five, gives you the feeling that it’s all quite possible and deliciously romantic.
Monsieur Alphonse Didier, of course, would have revelled in Luzenheim. But there he was, a man of art, the master gunsmith, settled in the rural quiet of Morceauville, Quebec. No adventure there. No alluring maidens to rescue from the vile clutches of bad men. How was Alphonse to know that in the local café that very night he would be plunged into a maelstrom of deviltry, the suction of which enfolded bandits and a gorgeous gir^with a strange, haunted look in her heavilylashed eyes? The rest we leave to A. Beverley-Giddings. You will find “The Strange Adventure of Alphonse Didier” on page ten.
Of course there are those who never find adventure and consequently feel compelled to invent it. As witness the imaginative gent in “Sea Fever.” And, dear, dear! What happened to him! Full details are supplied by Louis Arthur Cunningham on page fifteen.
(F A FEW issues ago we published an article by ” Mary Weekes describing the joy of life in Regina. Then we published a long letter from W. H. Allan, who chided Mrs. Weekes for omitting mention of the summer’s wind and dust, and, in season, of Saskatchewan mud. Now comes J. Patterson, a third Regina citizen, who not only amplifies Mr. Allan’s mention of mud with as potent a piece of prose as we ever did read, but who sends us a cardboard box filled with a sample of the real gumbo. (As if we’d never been stuck in it!) The point we wish to make is that this sample business is something we can’t encourage, because while we might some day run an article on prize turkeys, there is always the possibility that we may also get into an argument about Algoma wolves, or even those cute wee beasties with white stripes down their backs.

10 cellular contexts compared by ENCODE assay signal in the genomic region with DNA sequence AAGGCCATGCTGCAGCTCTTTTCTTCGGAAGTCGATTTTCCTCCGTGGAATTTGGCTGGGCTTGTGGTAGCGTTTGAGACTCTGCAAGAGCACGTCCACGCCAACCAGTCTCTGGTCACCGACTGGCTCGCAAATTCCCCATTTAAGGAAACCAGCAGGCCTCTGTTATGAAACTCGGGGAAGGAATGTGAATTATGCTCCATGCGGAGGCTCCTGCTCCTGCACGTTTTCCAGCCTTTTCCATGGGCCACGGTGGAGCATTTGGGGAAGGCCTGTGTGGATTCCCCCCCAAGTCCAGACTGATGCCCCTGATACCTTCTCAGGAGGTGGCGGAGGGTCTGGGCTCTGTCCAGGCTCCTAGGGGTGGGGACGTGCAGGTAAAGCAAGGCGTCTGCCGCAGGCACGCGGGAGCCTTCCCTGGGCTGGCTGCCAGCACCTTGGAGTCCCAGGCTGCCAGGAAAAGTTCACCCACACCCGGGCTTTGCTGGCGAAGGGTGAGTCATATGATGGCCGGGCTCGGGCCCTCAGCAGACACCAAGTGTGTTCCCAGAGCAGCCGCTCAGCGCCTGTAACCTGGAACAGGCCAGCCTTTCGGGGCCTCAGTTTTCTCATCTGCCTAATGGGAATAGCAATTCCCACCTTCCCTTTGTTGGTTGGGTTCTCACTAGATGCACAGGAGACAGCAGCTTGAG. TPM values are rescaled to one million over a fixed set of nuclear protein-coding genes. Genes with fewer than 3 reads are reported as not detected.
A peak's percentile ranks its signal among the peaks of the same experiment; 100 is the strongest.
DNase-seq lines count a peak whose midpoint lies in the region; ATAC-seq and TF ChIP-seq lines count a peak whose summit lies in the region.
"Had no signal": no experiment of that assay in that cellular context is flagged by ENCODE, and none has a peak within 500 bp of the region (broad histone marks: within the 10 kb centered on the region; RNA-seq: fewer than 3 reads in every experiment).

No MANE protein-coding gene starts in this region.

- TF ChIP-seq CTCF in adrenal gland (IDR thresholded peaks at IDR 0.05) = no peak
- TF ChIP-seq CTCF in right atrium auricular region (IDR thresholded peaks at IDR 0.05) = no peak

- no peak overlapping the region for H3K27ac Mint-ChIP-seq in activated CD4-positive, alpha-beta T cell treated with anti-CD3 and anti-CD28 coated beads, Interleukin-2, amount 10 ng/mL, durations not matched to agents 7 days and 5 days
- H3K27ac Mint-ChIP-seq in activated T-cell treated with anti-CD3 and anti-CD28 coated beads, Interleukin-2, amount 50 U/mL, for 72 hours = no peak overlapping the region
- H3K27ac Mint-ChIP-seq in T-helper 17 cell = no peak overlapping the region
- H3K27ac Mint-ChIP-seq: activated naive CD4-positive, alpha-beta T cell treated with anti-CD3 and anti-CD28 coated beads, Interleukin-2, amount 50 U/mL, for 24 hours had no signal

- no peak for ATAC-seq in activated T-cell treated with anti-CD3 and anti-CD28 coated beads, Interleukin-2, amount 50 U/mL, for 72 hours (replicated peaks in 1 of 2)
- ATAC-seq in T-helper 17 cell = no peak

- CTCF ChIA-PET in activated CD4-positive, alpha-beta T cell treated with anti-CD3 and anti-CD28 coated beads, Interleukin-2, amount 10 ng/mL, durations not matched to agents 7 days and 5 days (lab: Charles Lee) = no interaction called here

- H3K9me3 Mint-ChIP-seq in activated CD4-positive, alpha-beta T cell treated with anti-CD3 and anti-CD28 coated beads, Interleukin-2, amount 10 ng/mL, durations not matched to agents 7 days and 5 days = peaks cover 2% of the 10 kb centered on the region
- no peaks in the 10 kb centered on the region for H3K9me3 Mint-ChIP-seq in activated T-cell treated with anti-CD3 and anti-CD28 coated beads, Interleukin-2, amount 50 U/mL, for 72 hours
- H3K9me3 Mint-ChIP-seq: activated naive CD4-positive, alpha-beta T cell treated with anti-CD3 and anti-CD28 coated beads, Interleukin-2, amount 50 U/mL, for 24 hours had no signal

THE FIRST installment of a new and engrossing detective novel will be presented in our next issue. Its title is “Murder in the Police Station” (of all places to commit a murder!) and its author is B. S. Keirstead, of Fredericton, N.B., whose first book, “The Brownsville Murders,” sent New York’s most hard-boiled critics into dithers of delight.
Very few people indeed have ever been invited to a social evening inside a bank, even a branch bank in a small prairie town. But in “Three in Sequence” J. Rae Tooke has built a most entertaining story around that most umisual happening. Apart from hinting that a woman was at the bottom of it all, we shall leave you to puzzle over it for two weeks.
“Matrimonial Hazard” is another of Will R. Bird's amusing Newfoundland yarns. Can you imagine a fellow insuring a plump maiden against marriage and then finding that he himself pines to wed her?
Among the articles will be a meaty discussion as to whether or not Canada should charge canal tolls for the use of her canals, with Kenneth R. Wilson taking the affirmative and T. R. Enderby, General Manager of Canada Steamship Lines, on the negative side.
P. S. Even if you can’t see how you can possibly have a prosperous New Year, read Macleans and have a Happy One.